Any infraction that is determined to be holding on the defense invokes a five-yard penalty and an automatic first down regardless of the situation.
The most common instances of this penalty occur on passing downs to potential pass catchers like wide receivers, tight ends, and running backs.
There are instances where defensive linemen and linebackers have also been given defensive holding penalties for inhibiting the movement of offensive linemen, but these tend to be rarer.
- Defensive holding is always punished by a five-yard penalty and an automatic first down for the offense
- Defensive players cannot grab or throw offensive players aside unless they are being actively blocked by the offensive player. Defensive players are never allowed to grab or hold onto potential receivers.
- Once a pass is thrown, defensive holding can no longer be called.
What is Defensive Holding?
A defensive player can be called for holding if they inhibit the movement of an offensive player that does not possess the ball by grasping an offensive player with their hands or extending their arms to cut off or trap them. 
Some exceptions to the rule do apply. If an offensive player is trying to block a defender, the defender is allowed to push, pull, and grab to avoid the block or when defending himself against an obstructing player. However, defenders cannot grab another offensive player and prevent them from carrying out their block as demonstrated in the video below.
Defensive holding is most closely scrutinized on the perimeter of the field between receivers and cornerbacks on passing downs. In these cases, defenders are allowed to maintain “continuous, unbroken contact” with the offensive players. 
The NFL rule book refers to this initiated contact within five yards of the line of scrimmage as, “chucking.” This can be pushing or blocking a receiver from running his route. But the defender is still not allowed to grab or hold them to keep them from getting away.
As the offensive player exits this five-yard area, the defender can no longer inhibit the offensive player’s movement and must break off contact. Failing to do so will result in a penalty flag being thrown.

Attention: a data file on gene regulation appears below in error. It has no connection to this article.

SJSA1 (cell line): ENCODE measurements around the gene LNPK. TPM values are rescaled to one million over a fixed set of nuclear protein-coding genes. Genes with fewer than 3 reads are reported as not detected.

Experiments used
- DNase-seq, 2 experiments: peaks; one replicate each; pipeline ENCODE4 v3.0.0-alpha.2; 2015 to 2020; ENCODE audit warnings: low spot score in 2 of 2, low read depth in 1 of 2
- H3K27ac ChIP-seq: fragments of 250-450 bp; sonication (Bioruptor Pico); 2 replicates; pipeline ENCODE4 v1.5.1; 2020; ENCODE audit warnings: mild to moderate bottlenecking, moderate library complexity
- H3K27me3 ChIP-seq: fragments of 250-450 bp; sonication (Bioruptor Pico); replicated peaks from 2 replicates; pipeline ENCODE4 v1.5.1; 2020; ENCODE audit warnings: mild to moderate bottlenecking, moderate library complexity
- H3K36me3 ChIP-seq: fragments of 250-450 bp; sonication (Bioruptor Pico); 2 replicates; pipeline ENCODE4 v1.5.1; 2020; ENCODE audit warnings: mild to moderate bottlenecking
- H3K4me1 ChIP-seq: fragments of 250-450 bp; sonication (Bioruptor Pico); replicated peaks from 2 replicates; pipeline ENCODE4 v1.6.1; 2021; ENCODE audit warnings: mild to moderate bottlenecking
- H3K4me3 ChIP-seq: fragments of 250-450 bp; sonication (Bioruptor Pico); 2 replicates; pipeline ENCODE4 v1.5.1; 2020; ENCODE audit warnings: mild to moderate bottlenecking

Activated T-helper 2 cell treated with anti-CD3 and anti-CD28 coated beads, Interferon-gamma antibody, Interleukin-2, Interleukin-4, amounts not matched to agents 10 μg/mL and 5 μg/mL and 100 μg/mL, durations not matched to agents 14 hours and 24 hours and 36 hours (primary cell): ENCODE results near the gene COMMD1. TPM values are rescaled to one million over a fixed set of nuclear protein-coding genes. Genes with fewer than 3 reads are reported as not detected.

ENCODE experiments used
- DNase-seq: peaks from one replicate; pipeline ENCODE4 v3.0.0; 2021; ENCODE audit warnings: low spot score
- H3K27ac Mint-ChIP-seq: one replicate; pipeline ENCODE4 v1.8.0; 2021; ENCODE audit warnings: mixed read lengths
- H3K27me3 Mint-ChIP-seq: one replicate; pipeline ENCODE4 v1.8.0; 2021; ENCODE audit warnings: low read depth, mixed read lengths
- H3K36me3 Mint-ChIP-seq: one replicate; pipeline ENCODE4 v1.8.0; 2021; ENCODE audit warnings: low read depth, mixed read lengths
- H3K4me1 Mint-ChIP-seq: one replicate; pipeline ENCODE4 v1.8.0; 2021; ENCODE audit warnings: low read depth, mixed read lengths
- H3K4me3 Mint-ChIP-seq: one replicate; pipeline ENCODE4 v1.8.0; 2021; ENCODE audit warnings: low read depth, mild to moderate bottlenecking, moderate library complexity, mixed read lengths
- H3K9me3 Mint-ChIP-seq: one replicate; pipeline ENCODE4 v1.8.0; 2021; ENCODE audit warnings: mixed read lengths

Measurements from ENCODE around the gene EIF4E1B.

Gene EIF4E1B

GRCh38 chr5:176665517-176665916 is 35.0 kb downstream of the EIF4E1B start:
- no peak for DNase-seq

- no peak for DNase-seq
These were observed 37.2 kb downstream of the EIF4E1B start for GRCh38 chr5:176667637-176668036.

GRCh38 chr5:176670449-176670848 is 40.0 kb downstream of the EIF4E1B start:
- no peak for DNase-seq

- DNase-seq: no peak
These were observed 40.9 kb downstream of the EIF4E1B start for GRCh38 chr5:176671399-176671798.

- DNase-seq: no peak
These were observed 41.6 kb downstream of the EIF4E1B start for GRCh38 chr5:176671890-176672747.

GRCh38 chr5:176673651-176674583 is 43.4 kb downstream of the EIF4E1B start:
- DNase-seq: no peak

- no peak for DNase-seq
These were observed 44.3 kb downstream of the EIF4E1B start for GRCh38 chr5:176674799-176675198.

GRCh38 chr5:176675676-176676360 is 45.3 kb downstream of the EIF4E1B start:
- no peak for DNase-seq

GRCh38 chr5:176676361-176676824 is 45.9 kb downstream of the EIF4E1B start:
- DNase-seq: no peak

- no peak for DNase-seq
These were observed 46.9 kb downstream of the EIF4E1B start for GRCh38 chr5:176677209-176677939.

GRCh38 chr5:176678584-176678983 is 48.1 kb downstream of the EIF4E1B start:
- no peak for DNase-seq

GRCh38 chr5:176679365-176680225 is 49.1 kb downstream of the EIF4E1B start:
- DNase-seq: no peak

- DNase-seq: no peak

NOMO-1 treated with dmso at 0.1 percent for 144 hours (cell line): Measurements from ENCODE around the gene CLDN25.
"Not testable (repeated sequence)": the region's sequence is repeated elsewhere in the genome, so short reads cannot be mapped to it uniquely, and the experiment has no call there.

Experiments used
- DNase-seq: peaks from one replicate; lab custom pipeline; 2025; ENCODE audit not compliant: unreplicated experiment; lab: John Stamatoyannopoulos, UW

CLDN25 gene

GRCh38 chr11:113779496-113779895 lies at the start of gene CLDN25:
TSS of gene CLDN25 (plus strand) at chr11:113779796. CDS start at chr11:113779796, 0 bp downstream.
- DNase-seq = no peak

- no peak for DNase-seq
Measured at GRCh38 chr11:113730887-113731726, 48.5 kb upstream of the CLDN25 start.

Defensive holding can no longer be called once a pass is thrown either forwards or backward or if there’s a fumble. Offensive players that are pretending to possess the ball can also be grabbed and held before they reach the line of scrimmage.
What’s the Difference Between Defensive Holding, Illegal Contact, and Pass Interference?
The biggest difference between these three infractions is that holding and illegal contact can only occur before the ball is thrown. Once the ball is in the air, only pass interference can be called.
Holding and illegal contact have the same penalty, a five-yard penalty, and an automatic first down. Illegal contact cannot occur within five yards of the line of scrimmage since pushing and other actions are legal for the defense. Once they’ve passed this five-yard boundary, defenders are no longer allowed to push or physically inhibit offensive players’ progress unless they have the ball. 
Holding is used to describe an infraction where an offensive player is being grabbed or held in some way regardless of whether it’s within the five-yard buffer.
Once the ball is in the air, all infractions in which a defender makes contact or grabs a receiver will be called pass interference. This is a “spot foul,” meaning the ball will be placed where the infraction occurred. Because of this, the ramifications of pass interference are more consequential. If the pass interference is called on a deep pass 40 yards down the field, it will result in a 40-yard penalty compared to the small five-yard infraction for holding or illegal contact. 
Read more: WHAT IS THE PLAY-ACTION PASS?
Examples of Holding
Like many NFL rules, defensive holding and pass interference are open to interpretation and will depend on the opinion of the referee on whether there’s enough contact to warrant a penalty. At times, defenses can use this non-binary rule to their advantage by playing a more physical brand of football, especially on receivers to keep them from getting into their passing routes and throwing off the offense’s timing.
In the early 2010s, the Seattle Seahawks put together a secondary defined by their physicality. Nicknamed the “Legion of Boom,” their scheme centered around their cornerbacks playing close to the line, utilizing this five-yard buffer zone to blur the lines between what constituted a holding penalty and hard-nosed defense. 
If they played tough and physical on every play, it would be on the referees to call holding, again and again, slowing the game and leading to an unattractive brand of football. This led to the NFL emphasizing their defensive holding and illegal contact penalties that became known as “The Legion of Boom Rule.”
More recently, the defensive holding was called with less than two minutes left in Super Bowl 56 between the Rams and Bengals. On third down and leading by four, Cincinnati was called for a pivotal hold. Los Angeles scored a couple of plays later and went on to win.
By the letter of the law, is this a hold? Probably, but for it to be called at such a pivotal moment in the biggest game of the year, led to plenty of controversy and vitriol.